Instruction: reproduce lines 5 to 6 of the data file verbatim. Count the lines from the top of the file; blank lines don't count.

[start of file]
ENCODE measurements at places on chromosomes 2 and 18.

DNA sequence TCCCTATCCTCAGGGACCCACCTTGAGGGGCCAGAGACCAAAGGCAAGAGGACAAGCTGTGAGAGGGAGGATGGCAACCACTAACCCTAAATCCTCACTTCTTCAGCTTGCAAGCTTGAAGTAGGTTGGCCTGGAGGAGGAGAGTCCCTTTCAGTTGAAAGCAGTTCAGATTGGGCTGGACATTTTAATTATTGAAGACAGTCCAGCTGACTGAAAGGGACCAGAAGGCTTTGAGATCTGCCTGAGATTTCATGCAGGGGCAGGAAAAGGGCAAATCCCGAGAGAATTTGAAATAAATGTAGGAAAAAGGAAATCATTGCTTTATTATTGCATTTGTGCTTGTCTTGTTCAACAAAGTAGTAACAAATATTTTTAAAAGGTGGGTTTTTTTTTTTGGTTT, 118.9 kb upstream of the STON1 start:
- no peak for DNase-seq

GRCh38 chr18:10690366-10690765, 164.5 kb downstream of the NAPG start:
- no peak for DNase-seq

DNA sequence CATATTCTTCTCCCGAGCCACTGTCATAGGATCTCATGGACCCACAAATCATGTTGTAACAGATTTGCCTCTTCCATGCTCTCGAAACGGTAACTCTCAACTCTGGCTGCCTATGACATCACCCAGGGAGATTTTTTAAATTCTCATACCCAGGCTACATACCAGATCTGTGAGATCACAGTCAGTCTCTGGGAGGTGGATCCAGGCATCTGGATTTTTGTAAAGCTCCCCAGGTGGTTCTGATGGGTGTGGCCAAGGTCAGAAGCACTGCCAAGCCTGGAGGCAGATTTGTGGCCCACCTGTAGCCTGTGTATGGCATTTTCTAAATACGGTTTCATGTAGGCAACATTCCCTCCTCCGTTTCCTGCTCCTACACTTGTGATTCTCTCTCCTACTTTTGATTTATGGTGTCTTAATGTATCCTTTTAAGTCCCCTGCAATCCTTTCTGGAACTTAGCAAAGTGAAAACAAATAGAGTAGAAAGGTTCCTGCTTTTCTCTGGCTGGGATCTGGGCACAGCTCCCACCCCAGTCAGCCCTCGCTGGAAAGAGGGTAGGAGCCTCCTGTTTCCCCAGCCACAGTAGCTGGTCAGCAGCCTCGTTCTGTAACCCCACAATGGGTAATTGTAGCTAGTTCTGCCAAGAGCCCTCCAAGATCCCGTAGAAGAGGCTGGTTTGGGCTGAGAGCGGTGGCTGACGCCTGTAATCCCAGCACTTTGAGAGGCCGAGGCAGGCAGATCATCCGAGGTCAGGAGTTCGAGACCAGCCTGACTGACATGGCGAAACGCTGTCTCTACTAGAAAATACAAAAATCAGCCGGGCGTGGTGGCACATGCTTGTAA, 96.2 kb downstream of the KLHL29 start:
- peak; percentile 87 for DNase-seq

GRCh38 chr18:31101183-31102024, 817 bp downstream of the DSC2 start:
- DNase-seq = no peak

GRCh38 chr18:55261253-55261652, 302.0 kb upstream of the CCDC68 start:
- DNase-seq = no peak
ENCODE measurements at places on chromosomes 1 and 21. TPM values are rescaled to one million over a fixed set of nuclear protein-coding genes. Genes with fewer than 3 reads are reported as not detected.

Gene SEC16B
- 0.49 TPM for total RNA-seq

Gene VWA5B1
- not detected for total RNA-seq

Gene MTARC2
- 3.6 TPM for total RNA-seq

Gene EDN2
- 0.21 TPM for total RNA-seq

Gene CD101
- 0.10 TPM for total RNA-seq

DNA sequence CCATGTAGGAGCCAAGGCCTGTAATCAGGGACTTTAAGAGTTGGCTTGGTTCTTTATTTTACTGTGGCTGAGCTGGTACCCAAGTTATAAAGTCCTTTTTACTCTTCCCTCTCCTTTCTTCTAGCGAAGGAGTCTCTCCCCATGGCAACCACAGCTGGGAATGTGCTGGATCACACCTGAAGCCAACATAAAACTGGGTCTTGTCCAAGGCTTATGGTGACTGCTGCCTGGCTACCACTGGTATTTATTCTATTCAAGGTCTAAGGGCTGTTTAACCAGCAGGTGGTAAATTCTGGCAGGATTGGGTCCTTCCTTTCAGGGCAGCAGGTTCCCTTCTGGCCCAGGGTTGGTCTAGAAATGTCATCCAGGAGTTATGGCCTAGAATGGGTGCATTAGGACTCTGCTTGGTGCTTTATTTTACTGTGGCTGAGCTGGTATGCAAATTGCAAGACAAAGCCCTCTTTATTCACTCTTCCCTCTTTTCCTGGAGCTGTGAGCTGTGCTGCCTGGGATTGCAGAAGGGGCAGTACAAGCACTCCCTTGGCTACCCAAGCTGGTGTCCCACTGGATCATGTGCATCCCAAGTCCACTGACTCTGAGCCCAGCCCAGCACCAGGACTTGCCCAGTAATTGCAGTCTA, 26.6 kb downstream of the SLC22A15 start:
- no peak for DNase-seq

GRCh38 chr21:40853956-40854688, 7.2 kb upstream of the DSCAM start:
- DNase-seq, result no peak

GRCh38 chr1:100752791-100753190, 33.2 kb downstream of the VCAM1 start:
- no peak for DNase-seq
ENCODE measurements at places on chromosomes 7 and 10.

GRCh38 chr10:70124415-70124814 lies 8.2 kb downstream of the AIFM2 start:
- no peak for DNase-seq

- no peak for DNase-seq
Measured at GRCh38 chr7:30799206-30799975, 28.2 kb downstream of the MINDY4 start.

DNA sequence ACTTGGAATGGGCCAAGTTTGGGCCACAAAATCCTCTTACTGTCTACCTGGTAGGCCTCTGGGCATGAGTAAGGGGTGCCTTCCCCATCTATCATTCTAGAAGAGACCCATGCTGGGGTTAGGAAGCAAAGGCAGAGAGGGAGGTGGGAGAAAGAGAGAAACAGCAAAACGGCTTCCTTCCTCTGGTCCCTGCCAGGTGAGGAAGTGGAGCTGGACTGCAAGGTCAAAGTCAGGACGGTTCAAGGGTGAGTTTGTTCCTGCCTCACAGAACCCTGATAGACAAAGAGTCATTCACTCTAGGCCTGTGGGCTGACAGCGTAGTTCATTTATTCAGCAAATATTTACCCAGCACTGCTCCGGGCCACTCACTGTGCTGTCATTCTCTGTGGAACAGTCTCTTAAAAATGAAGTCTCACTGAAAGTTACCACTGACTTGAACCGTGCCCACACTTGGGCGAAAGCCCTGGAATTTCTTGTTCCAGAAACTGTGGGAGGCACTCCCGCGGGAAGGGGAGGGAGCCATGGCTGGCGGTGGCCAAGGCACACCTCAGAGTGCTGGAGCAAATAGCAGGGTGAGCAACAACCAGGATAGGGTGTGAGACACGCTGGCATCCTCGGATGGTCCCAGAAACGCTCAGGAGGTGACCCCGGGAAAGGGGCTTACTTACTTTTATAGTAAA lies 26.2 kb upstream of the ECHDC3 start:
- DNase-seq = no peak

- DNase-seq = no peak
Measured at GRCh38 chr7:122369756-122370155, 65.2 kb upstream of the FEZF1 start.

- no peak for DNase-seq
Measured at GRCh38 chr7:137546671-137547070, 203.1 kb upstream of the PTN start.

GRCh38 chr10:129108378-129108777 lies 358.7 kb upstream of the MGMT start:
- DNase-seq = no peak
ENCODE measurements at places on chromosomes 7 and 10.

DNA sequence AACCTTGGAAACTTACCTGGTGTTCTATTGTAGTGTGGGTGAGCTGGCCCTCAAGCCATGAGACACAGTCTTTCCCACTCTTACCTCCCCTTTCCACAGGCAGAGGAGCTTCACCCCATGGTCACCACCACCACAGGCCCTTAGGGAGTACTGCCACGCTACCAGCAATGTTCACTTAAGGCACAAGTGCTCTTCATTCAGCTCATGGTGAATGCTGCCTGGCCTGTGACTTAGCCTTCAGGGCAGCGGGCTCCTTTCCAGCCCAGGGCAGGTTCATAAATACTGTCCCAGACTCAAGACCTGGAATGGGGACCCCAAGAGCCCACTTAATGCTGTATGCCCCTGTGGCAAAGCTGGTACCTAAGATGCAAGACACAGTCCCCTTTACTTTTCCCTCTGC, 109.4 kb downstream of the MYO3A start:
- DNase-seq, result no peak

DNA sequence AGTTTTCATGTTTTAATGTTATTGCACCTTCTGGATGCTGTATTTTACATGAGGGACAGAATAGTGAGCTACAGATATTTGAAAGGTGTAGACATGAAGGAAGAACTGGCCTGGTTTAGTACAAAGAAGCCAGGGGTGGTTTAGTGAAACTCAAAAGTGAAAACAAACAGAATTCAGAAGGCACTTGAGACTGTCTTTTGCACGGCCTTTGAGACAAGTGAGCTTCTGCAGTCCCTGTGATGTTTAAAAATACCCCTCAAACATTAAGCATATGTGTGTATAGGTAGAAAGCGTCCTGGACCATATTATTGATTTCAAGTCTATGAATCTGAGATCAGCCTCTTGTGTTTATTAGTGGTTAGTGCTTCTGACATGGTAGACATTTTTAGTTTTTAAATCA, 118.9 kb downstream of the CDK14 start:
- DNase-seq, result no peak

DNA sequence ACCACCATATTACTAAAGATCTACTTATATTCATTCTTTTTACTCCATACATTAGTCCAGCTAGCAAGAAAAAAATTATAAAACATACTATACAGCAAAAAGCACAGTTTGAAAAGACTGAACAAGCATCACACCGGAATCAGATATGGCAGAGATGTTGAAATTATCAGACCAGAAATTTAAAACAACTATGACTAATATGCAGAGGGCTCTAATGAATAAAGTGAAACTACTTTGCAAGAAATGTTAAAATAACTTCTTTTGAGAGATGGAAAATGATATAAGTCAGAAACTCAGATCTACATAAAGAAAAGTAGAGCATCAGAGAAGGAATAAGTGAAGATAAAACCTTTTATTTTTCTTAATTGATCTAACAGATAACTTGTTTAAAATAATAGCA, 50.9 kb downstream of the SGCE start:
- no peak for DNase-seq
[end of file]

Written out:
- no peak for DNase-seq

DNA sequence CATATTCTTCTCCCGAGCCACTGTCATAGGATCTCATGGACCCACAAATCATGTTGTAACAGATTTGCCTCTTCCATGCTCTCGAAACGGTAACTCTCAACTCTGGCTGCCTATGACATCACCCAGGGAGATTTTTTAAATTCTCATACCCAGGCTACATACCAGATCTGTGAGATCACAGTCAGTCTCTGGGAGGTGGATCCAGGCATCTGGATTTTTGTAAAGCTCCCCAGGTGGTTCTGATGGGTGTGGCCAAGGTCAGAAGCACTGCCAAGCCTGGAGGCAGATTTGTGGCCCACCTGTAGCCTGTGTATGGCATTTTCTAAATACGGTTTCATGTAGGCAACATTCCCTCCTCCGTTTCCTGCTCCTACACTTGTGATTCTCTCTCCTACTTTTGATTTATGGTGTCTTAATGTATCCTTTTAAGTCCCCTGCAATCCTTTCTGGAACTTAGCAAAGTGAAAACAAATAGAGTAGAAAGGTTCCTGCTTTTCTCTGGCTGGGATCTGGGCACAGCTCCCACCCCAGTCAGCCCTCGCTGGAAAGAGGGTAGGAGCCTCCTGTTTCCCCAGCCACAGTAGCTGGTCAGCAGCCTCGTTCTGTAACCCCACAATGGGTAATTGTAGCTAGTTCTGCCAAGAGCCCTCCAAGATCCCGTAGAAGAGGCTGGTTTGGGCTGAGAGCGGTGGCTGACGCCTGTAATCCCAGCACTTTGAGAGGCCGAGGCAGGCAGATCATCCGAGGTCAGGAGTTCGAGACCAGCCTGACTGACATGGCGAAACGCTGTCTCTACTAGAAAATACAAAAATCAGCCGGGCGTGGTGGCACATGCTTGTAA, 96.2 kb downstream of the KLHL29 start: